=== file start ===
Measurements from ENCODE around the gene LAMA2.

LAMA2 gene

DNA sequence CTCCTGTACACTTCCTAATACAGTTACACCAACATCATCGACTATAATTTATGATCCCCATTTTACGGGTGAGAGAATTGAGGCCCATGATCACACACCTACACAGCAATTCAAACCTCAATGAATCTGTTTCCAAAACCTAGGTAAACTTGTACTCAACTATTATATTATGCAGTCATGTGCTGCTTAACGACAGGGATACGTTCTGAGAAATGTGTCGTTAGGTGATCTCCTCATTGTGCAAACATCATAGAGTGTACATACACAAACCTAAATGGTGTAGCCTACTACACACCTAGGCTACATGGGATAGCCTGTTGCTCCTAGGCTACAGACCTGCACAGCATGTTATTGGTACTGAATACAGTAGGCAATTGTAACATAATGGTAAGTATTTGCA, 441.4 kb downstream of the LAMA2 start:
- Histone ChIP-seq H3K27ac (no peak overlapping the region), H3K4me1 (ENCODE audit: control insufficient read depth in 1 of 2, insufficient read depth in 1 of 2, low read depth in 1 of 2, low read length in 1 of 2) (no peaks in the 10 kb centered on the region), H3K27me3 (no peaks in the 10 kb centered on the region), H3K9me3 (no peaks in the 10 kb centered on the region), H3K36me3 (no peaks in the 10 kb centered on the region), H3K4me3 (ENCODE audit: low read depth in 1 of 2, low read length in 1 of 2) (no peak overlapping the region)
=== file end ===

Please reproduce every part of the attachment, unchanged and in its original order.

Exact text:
Measurements from ENCODE around the gene LAMA2.

LAMA2 gene

DNA sequence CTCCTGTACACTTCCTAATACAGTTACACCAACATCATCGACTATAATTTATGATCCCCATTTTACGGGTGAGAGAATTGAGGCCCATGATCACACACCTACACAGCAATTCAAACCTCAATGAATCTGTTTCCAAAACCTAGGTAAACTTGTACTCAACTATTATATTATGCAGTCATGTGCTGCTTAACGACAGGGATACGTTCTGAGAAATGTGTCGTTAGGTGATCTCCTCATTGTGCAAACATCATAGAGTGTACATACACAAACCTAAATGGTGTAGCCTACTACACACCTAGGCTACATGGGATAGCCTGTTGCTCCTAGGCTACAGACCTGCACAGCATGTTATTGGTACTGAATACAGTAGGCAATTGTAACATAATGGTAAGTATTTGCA, 441.4 kb downstream of the LAMA2 start:
- Histone ChIP-seq H3K27ac (no peak overlapping the region), H3K4me1 (ENCODE audit: control insufficient read depth in 1 of 2, insufficient read depth in 1 of 2, low read depth in 1 of 2, low read length in 1 of 2) (no peaks in the 10 kb centered on the region), H3K27me3 (no peaks in the 10 kb centered on the region), H3K9me3 (no peaks in the 10 kb centered on the region), H3K36me3 (no peaks in the 10 kb centered on the region), H3K4me3 (ENCODE audit: low read depth in 1 of 2, low read length in 1 of 2) (no peak overlapping the region)